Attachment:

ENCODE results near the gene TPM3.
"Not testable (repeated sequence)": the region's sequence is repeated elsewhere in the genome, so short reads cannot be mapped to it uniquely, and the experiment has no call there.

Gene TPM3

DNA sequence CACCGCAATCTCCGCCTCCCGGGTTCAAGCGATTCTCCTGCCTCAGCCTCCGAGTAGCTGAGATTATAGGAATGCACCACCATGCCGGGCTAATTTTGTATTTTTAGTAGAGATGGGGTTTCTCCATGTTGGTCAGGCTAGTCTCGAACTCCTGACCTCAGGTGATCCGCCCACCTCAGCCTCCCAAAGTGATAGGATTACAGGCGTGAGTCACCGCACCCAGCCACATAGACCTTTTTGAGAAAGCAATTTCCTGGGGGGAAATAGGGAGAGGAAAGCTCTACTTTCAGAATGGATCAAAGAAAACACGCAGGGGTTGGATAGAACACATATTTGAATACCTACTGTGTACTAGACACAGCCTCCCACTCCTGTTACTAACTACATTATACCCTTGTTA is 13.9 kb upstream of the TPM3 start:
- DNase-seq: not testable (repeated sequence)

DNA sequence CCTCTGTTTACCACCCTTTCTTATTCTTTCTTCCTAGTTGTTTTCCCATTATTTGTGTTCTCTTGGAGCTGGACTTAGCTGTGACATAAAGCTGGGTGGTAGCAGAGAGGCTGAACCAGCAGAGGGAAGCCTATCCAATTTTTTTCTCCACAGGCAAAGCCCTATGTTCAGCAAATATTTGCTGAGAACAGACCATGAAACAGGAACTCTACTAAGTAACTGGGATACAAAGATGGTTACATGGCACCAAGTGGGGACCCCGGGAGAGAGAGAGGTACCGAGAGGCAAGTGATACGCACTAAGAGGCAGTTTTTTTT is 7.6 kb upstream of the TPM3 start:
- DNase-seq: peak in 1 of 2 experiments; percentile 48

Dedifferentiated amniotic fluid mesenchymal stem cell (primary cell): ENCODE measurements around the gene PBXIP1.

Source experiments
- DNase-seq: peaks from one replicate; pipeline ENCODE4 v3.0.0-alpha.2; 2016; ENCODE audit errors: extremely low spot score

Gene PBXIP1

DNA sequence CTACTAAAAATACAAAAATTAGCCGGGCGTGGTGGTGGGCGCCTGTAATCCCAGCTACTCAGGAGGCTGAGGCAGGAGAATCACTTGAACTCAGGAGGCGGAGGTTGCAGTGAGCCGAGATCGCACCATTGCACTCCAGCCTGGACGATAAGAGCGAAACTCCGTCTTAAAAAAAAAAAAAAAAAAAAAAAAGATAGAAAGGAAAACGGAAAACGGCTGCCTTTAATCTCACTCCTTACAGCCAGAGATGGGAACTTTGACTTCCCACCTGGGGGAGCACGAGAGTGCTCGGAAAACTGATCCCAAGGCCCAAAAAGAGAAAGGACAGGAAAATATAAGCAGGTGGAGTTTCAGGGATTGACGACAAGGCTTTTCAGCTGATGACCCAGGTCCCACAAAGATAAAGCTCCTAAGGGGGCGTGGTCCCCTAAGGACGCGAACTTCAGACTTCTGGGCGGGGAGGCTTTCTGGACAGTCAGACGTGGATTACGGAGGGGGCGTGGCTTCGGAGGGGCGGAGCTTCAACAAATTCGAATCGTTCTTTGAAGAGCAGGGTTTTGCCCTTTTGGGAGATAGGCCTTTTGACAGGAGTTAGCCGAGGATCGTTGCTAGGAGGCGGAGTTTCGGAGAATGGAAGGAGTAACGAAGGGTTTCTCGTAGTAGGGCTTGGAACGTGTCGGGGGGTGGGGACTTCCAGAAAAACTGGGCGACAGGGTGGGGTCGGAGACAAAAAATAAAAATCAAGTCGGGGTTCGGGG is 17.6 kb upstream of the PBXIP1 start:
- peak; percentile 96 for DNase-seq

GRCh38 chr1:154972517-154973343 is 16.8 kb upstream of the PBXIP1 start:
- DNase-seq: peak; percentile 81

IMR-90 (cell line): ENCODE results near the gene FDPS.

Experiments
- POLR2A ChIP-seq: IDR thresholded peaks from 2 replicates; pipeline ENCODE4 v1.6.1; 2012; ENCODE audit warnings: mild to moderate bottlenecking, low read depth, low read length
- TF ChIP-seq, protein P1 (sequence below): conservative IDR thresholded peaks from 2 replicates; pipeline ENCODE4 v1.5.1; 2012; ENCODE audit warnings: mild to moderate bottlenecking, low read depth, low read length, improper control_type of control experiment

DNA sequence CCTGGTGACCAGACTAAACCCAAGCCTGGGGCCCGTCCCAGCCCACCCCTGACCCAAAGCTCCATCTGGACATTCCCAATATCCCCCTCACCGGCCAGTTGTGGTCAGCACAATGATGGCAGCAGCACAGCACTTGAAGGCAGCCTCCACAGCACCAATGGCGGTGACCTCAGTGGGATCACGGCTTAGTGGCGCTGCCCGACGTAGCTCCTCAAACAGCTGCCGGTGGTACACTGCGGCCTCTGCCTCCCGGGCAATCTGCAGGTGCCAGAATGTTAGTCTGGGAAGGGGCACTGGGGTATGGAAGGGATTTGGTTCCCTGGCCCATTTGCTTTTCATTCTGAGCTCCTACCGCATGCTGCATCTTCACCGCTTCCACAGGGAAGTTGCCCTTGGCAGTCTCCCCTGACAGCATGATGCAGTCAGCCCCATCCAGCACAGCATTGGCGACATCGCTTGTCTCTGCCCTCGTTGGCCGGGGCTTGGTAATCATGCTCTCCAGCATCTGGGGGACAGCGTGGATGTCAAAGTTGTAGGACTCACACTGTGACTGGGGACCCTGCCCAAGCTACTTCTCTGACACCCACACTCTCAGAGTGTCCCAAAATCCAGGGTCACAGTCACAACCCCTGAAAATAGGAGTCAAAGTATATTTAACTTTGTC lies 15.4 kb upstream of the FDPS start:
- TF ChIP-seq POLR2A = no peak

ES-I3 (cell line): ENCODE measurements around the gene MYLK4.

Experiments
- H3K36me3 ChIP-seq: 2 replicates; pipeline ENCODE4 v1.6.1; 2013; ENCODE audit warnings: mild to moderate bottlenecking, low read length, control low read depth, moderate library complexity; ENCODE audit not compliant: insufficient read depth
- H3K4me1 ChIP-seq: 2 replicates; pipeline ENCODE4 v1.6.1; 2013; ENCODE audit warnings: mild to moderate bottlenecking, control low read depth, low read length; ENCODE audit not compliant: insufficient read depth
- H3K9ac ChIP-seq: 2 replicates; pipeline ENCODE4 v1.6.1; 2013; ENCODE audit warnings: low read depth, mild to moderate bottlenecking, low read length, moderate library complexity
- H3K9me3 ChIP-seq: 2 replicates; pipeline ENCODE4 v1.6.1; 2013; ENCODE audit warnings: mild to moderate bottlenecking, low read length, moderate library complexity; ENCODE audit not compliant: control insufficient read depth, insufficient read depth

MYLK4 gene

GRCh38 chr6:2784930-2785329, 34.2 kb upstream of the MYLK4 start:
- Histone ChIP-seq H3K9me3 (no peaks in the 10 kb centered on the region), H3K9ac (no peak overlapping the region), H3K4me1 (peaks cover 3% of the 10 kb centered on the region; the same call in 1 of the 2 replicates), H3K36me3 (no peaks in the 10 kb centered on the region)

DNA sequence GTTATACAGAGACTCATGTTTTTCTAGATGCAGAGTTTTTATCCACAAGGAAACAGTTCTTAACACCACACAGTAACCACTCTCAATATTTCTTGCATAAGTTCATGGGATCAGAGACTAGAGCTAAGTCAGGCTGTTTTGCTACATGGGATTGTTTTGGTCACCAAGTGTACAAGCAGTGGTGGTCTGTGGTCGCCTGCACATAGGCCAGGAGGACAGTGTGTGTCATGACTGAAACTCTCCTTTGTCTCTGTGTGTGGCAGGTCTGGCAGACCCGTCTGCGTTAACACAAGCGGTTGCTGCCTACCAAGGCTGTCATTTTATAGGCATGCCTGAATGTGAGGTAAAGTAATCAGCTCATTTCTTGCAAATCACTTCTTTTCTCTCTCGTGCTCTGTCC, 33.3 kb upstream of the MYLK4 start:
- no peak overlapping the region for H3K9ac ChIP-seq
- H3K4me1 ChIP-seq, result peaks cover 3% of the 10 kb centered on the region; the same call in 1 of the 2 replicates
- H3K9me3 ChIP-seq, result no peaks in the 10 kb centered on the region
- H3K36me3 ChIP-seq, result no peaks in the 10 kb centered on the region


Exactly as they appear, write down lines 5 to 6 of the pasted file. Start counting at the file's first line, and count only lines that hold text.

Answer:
- DNase-seq: not testable (repeated sequence)

DNA sequence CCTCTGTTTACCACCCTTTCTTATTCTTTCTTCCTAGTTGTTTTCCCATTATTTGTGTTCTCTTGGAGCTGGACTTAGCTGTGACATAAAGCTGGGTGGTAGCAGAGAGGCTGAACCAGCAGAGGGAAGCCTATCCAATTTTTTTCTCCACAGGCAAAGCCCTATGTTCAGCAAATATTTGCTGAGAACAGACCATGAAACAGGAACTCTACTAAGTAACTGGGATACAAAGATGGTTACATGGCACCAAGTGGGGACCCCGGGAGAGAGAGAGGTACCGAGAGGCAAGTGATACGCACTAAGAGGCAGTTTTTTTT is 7.6 kb upstream of the TPM3 start: